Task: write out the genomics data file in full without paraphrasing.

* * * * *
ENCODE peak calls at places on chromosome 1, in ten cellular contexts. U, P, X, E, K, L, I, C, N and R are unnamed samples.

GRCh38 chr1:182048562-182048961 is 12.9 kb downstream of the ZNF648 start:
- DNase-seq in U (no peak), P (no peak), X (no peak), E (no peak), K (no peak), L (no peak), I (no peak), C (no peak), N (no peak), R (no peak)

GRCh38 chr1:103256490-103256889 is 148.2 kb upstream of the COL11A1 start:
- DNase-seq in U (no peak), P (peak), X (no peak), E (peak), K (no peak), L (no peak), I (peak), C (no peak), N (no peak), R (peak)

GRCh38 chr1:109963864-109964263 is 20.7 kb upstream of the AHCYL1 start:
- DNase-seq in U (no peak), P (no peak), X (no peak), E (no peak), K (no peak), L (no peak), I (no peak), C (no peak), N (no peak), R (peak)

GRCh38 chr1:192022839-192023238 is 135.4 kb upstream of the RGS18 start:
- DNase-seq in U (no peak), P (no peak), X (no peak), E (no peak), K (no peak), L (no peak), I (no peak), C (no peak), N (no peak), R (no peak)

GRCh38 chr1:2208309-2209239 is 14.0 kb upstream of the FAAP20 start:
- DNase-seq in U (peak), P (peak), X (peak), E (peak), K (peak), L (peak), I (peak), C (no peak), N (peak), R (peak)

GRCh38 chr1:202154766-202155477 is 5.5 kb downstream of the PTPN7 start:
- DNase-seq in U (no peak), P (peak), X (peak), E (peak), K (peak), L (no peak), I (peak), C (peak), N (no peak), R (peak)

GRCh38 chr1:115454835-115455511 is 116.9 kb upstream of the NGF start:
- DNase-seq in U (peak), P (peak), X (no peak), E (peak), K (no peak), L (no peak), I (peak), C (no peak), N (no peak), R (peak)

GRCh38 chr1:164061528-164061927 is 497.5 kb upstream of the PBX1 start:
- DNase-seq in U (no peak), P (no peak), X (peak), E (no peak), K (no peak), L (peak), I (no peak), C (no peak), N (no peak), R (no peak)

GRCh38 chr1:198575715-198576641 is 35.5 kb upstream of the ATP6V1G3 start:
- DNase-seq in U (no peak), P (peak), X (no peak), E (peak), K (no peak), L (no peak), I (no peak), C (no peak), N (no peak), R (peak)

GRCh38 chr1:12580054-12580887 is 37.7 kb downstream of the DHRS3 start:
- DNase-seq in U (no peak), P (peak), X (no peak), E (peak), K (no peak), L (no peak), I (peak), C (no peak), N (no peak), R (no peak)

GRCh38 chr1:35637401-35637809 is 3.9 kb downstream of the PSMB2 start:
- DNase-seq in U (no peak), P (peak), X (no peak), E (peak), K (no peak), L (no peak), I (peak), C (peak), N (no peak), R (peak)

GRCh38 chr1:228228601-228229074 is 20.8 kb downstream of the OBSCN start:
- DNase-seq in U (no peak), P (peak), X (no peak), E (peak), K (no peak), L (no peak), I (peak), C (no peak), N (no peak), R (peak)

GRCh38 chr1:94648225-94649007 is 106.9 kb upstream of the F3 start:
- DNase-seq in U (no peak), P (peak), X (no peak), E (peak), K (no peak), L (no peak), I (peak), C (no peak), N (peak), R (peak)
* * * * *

ENCODE peak calls at places on chromosome 1, in ten cellular contexts. U, P, X, E, K, L, I, C, N and R are unnamed samples.

GRCh38 chr1:182048562-182048961 is 12.9 kb downstream of the ZNF648 start:
- DNase-seq in U (no peak), P (no peak), X (no peak), E (no peak), K (no peak), L (no peak), I (no peak), C (no peak), N (no peak), R (no peak)

GRCh38 chr1:103256490-103256889 is 148.2 kb upstream of the COL11A1 start:
- DNase-seq in U (no peak), P (peak), X (no peak), E (peak), K (no peak), L (no peak), I (peak), C (no peak), N (no peak), R (peak)

GRCh38 chr1:109963864-109964263 is 20.7 kb upstream of the AHCYL1 start:
- DNase-seq in U (no peak), P (no peak), X (no peak), E (no peak), K (no peak), L (no peak), I (no peak), C (no peak), N (no peak), R (peak)

GRCh38 chr1:192022839-192023238 is 135.4 kb upstream of the RGS18 start:
- DNase-seq in U (no peak), P (no peak), X (no peak), E (no peak), K (no peak), L (no peak), I (no peak), C (no peak), N (no peak), R (no peak)

GRCh38 chr1:2208309-2209239 is 14.0 kb upstream of the FAAP20 start:
- DNase-seq in U (peak), P (peak), X (peak), E (peak), K (peak), L (peak), I (peak), C (no peak), N (peak), R (peak)

GRCh38 chr1:202154766-202155477 is 5.5 kb downstream of the PTPN7 start:
- DNase-seq in U (no peak), P (peak), X (peak), E (peak), K (peak), L (no peak), I (peak), C (peak), N (no peak), R (peak)

GRCh38 chr1:115454835-115455511 is 116.9 kb upstream of the NGF start:
- DNase-seq in U (peak), P (peak), X (no peak), E (peak), K (no peak), L (no peak), I (peak), C (no peak), N (no peak), R (peak)

GRCh38 chr1:164061528-164061927 is 497.5 kb upstream of the PBX1 start:
- DNase-seq in U (no peak), P (no peak), X (peak), E (no peak), K (no peak), L (peak), I (no peak), C (no peak), N (no peak), R (no peak)

GRCh38 chr1:198575715-198576641 is 35.5 kb upstream of the ATP6V1G3 start:
- DNase-seq in U (no peak), P (peak), X (no peak), E (peak), K (no peak), L (no peak), I (no peak), C (no peak), N (no peak), R (peak)

GRCh38 chr1:12580054-12580887 is 37.7 kb downstream of the DHRS3 start:
- DNase-seq in U (no peak), P (peak), X (no peak), E (peak), K (no peak), L (no peak), I (peak), C (no peak), N (no peak), R (no peak)

GRCh38 chr1:35637401-35637809 is 3.9 kb downstream of the PSMB2 start:
- DNase-seq in U (no peak), P (peak), X (no peak), E (peak), K (no peak), L (no peak), I (peak), C (peak), N (no peak), R (peak)

GRCh38 chr1:228228601-228229074 is 20.8 kb downstream of the OBSCN start:
- DNase-seq in U (no peak), P (peak), X (no peak), E (peak), K (no peak), L (no peak), I (peak), C (no peak), N (no peak), R (peak)

GRCh38 chr1:94648225-94649007 is 106.9 kb upstream of the F3 start:
- DNase-seq in U (no peak), P (peak), X (no peak), E (peak), K (no peak), L (no peak), I (peak), C (no peak), N (peak), R (peak)